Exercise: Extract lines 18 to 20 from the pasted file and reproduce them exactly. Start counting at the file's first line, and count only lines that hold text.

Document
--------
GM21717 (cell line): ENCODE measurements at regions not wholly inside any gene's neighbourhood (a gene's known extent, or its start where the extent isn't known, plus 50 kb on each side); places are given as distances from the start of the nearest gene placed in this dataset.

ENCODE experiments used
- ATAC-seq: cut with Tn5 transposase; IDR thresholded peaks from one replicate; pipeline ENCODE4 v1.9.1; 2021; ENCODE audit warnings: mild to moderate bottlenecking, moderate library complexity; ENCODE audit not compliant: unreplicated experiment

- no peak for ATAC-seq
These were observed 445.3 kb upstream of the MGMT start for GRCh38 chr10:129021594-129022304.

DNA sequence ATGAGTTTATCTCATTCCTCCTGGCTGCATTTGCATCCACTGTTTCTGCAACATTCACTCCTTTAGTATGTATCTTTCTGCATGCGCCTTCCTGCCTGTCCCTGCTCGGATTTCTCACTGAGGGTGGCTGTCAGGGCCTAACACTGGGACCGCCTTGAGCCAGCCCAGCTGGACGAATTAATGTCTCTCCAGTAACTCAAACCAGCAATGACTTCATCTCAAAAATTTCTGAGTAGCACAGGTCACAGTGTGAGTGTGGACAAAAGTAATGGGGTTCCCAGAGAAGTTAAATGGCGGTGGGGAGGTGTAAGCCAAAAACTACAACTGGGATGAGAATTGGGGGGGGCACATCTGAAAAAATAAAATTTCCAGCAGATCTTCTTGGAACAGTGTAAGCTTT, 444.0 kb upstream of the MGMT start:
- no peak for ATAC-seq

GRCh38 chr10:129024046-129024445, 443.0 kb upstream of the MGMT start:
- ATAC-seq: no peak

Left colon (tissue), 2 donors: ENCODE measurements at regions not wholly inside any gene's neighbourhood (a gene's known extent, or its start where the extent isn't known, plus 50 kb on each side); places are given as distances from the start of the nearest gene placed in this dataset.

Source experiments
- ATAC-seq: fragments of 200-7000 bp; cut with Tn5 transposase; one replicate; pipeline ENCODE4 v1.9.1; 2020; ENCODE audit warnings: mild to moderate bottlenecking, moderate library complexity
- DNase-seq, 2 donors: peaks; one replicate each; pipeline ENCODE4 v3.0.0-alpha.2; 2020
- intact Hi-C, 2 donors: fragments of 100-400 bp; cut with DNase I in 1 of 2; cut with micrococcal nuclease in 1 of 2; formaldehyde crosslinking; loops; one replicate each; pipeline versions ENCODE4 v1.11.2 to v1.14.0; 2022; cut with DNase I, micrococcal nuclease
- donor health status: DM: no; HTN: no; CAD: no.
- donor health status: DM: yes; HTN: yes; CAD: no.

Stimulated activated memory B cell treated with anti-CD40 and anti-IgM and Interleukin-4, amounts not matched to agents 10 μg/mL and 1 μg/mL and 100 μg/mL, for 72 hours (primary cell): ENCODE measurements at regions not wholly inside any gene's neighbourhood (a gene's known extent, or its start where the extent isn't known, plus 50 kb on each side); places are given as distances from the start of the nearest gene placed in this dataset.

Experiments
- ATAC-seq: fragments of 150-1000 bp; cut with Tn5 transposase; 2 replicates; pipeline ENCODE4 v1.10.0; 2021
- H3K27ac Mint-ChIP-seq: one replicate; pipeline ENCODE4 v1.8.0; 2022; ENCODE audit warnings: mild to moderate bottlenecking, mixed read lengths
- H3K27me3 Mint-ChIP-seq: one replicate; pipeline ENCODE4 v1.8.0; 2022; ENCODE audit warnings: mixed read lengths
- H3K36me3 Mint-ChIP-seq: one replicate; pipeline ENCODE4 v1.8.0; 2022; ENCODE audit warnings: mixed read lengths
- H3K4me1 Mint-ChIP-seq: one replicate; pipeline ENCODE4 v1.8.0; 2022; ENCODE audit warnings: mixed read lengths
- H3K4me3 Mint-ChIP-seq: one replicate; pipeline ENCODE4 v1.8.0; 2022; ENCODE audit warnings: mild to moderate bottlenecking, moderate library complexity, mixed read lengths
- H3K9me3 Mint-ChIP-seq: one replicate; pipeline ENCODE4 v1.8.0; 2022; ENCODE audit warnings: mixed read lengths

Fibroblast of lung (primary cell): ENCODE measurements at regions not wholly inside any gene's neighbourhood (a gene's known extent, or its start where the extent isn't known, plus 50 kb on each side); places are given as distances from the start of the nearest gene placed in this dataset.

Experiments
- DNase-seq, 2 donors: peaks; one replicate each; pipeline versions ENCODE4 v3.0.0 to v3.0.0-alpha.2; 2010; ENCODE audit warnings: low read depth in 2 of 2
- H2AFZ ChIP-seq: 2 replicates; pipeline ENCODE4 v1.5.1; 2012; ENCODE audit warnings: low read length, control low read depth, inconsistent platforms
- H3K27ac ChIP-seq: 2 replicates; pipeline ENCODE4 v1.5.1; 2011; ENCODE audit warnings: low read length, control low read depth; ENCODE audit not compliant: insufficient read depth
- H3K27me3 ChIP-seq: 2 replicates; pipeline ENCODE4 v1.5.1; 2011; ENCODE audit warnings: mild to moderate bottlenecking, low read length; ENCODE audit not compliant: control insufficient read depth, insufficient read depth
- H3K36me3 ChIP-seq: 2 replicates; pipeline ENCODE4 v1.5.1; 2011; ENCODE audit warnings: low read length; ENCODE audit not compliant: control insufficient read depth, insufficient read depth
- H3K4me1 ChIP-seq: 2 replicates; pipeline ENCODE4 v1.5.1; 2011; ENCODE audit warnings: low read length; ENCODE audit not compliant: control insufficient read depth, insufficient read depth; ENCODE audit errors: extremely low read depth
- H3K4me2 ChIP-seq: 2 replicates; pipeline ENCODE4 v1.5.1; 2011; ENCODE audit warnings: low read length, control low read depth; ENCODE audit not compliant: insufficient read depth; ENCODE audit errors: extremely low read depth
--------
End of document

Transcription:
Experiments
- ATAC-seq: fragments of 150-1000 bp; cut with Tn5 transposase; 2 replicates; pipeline ENCODE4 v1.10.0; 2021
- H3K27ac Mint-ChIP-seq: one replicate; pipeline ENCODE4 v1.8.0; 2022; ENCODE audit warnings: mild to moderate bottlenecking, mixed read lengths